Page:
Saturday, November 30, 2013

Mold-A-Ramas at the Field Museum

We're getting better at these little jaunts down to Chicago on our quest for Mold-A-Ramas!  We've hit nearly every site that has them in the Windy City.  Yesterday we went to the Field Museum.

Ian stayed behind to help out at home, but I went with the kids, my mom, my brother and his wife.  I'd never been to the Field Museum before, and of my kids only Aden had visited on a school trip a couple of years ago.  My brother will be starting a position as an associate researcher there soon, so we're hoping on return visits to get a behind-the-scenes tour.  For this trip the actual, uh, in-front-of the scenes tour, was plenty.

The Field Museum was packed.  I don't know if the day after Thanksgiving was just a good family outing day or if it's usually that full, but I liked seeing so many people enjoying such a beautiful space and learning things instead of shoving people aside to buy cheap electronics (which is apparently our modern tradition and it depresses me to no end).  The staff at that museum right on down to the guy emptying the garbage cans was exceptionally friendly and nice.  Even the cafe food was delicious.  And our membership to Discovery World here in Milwaukee was reciprocal so we got in free!  All around, a great experience.

Tuesday, November 26, 2013

Collaborative Thankful List

I had other plans this morning.  Not very interesting plans, mind you, but different ones.  They involved things like swimming and buying eggs.

But Quinn has a cough.  No fever, nothing scary, but we want to give him some extra time to be warm under covers and rest up before all the guests arrive for Thanksgiving.  I'm not entirely sure how many people will be here.  I extended invitations to friends with indeterminate plans because I believe in always making extra space at the table, particularly on a day like Thanksgiving, but we don't know if anyone is taking us up on it or not.

In any case, I have a moment to write snuggled up here with my wheezing boy.  He's agreed to help me make a list of what we are thankful for.   (You can decide for yourselves who suggested what.)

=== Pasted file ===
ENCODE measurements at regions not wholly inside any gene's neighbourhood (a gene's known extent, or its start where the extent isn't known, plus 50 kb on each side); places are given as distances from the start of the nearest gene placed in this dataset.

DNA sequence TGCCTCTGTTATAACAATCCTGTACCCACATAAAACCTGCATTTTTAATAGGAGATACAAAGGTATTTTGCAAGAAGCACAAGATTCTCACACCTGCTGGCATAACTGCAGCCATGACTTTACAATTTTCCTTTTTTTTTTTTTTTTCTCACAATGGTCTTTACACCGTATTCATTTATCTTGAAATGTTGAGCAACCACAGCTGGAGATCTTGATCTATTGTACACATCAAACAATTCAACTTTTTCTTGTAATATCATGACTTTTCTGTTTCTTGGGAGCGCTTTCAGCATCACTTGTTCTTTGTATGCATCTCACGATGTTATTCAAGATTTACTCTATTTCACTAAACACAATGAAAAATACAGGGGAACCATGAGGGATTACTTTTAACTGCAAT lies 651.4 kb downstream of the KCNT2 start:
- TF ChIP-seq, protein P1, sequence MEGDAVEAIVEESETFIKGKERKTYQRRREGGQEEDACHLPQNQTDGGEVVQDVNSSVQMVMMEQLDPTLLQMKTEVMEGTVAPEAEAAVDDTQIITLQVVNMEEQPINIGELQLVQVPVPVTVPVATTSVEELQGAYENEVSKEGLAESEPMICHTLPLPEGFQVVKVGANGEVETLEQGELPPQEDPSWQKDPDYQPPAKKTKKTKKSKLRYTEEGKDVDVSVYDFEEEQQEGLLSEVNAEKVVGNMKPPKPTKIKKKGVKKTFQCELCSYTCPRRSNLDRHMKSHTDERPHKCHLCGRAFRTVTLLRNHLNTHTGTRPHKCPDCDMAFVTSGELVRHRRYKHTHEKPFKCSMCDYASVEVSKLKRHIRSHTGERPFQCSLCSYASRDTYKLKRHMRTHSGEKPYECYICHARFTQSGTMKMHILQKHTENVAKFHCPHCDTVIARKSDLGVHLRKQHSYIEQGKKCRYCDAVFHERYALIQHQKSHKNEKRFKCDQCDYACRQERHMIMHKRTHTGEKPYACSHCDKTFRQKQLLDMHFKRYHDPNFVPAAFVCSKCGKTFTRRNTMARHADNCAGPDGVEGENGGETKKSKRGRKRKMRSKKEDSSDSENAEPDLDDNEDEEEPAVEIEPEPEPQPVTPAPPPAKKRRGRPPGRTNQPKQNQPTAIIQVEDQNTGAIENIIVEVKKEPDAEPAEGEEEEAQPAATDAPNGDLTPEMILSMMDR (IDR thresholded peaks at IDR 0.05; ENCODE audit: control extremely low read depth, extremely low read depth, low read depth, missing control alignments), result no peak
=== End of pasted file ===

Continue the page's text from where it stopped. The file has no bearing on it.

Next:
We are thankful for:

Wednesday, November 20, 2013

Mold-A-Ramas at the Willis Tower, and Quinn Turns Seven

Do you know the story of the Taoist Farmer?  I heard it the first time in a martial arts class many years ago.  The version of the story I remember is that the farmer's horse runs away, which seems like bad luck, but then the horse returns with two wild horses, which seems like good luck.  Then one of the wild horses throws the farmer's son breaking the boy's leg which seems like bad luck, until all the able-bodied men in the village are soon conscripted into war.

Quinn's recent birthday felt like that all day.  There were both figurative and literal ups and downs, actual dark clouds along with rainbows and tears.  It was exhausting, and not a birthday we are likely to forget.

When I asked Quinn a few weeks ago what he'd like to do for his seventh birthday he was ambivalent.  Since he could take or leave a friend party, I decided we should just stick with family and do something interesting.  I suggested a trip to the Willis Tower (still the Sears Tower in my heart) for a trip to the Sky Deck and to add the two Mold-A-Ramas they offer there to our collection.  He loved the idea.

My thought was that if we were going to make the visit to the Willis Tower for Mold-A-Ramas at some point anyway, may as well tie the overpriced experience to an important moment.  I figured every time we drive through Chicago in the future we will see that famous skyscraper and remember celebrating Quinn turning seven.  What could go wrong?

Well, the weather, of course.  We woke up to rain, and wondered if driving all the way to Chicago just to look at the inside of a cloud at 1,353 feet up in the air was worth the trouble.  With the Museum of Science and Industry as a backup plan we decided to chance it.

By the time we reached Chicago the clouds had broken up and we decided to the top of the Willis Tower we would go.  We parked several blocks away, enjoyed a windy walk downtown, made our way through several lines to buy tickets (Ian was free with his military I.D.!) and wait for an elevator, and then we were on the Sky Deck.

It really is amazing.  Pricey enough I doubt we'll do it again, but certainly worth doing once.  The views every direction are tremendous, and there are four glass decks that protrude a few feet out from the building so you can look down to the ground underneath you from where you are standing.  The kids all felt very brave.

Saturday, November 16, 2013

The Work of Art

The amount of work that goes into creating good art is undervalued.  I think the overall problem is the artistic process is misunderstood.  We talk about "talent" and having "a gift" as if people in creative fields just come by what they do magically.

Talent is a starting point, not an end in itself.  The gift is an opportunity, not a finished product.  Even if you start at a more advanced place than others, that simply raises the bar for what you can or should do.